10. Changes in both the time taken to deliver the ID fIPV and in the immune responses generated over the course of a 3-day campaign (to identify the number of doses administered before each of these elements are achieved optimally for each of the given ID fIPV administration methods)
11. Changes in the vaccine vial monitors (VVM) and also temperature deviations identified using a continuous temperature data logger associated with a campaign using each of the three administration methods
12. Qualitative factors which might influence campaign uptake in The Gambia and comparable sub-Saharan African settings (data collected from public health officers, regional health and EPI personnel as well as from the parents/guardians of vaccinated infants and children and other community leaders and community members)
Secondary outcome measures
Overall trial start date
Overall trial end date
Reason abandoned (if study stopped)
Participant inclusion criteria
1. Written or thumb-printed informed consent obtained from a child's parent or guardian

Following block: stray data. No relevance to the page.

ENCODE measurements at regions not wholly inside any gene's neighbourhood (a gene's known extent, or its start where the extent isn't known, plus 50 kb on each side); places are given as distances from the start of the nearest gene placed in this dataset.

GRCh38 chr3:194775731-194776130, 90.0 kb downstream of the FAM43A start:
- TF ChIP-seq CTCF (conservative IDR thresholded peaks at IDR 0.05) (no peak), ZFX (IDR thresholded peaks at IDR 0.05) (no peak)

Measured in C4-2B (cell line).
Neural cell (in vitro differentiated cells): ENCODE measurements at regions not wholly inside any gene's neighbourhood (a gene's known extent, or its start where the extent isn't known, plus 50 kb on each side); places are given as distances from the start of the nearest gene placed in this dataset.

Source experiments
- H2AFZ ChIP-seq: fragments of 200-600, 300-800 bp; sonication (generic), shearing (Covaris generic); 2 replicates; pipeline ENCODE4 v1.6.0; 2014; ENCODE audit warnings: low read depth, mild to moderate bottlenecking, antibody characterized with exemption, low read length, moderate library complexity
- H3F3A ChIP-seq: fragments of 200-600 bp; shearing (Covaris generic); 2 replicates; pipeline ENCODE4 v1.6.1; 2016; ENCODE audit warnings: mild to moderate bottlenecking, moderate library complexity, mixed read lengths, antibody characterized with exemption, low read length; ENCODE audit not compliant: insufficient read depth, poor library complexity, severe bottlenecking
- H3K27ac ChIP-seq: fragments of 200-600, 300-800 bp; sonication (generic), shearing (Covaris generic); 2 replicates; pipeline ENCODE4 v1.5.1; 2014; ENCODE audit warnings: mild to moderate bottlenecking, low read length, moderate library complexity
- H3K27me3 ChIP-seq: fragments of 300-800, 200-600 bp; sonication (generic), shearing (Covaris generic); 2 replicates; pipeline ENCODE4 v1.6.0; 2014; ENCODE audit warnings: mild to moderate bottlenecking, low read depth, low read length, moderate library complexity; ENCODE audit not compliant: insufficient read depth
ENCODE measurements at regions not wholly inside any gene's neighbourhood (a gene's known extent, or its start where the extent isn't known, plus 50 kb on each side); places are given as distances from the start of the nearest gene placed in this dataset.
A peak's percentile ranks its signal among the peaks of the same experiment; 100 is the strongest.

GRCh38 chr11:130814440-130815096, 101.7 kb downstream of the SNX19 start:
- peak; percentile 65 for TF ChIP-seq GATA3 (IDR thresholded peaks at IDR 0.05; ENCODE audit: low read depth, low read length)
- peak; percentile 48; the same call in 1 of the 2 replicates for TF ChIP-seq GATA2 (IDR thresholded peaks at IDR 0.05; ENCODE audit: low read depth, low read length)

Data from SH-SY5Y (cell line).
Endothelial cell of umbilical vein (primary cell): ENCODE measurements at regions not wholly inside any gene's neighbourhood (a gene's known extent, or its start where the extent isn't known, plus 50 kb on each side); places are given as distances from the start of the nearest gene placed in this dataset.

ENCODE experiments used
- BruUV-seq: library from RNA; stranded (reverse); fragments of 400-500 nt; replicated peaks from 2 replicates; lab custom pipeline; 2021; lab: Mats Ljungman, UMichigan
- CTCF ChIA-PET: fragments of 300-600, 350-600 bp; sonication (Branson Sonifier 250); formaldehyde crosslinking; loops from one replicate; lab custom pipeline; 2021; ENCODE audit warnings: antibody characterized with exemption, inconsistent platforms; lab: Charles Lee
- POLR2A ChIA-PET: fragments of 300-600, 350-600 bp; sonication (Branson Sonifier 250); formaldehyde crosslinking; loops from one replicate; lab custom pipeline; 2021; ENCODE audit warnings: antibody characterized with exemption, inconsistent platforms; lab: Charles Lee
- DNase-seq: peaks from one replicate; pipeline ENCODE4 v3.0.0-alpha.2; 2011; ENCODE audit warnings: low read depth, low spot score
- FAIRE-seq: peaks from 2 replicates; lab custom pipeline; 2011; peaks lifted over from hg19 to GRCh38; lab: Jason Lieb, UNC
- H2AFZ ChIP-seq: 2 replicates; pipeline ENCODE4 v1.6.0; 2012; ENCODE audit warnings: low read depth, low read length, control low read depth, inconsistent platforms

2. Resident within the geographical area which is expected to be covered by the campaign
3. Between 4 and 59 months of age at the time of the campaign
Target number of participants
~2700 children less than 5 years of age
Participant exclusion criteria
1. Anaphylaxis or a severe, potentially life threatening, allergic reaction to a previous vaccination
2. Any other condition or significant acute illness meaning that it is judged to be against the infant's or child's best interests to receive ID fIPV (note that most chronic illnesses and minor acute illnesses - when normal vaccinations would be encouraged, do not represent exclusions for the trial)
Recruitment start date
Recruitment end date
Countries of recruitment
Trial participating centre
MRC Unit The Gambia
PO Box 273
World Health Organization
Funding Body Type
Funding Body Subtype
Results and Publications
Publication and dissemination plan
The results will be presented to the WHO Polio Research Committee in the second quarter of 2017 and will be prepared for publication shortly following this presentation.
Results will be disseminated to the local communities in which the trial will take place through a series of community meetings.
Intention to publish date
Participant level data
Not expected to be available
Basic results (scientific)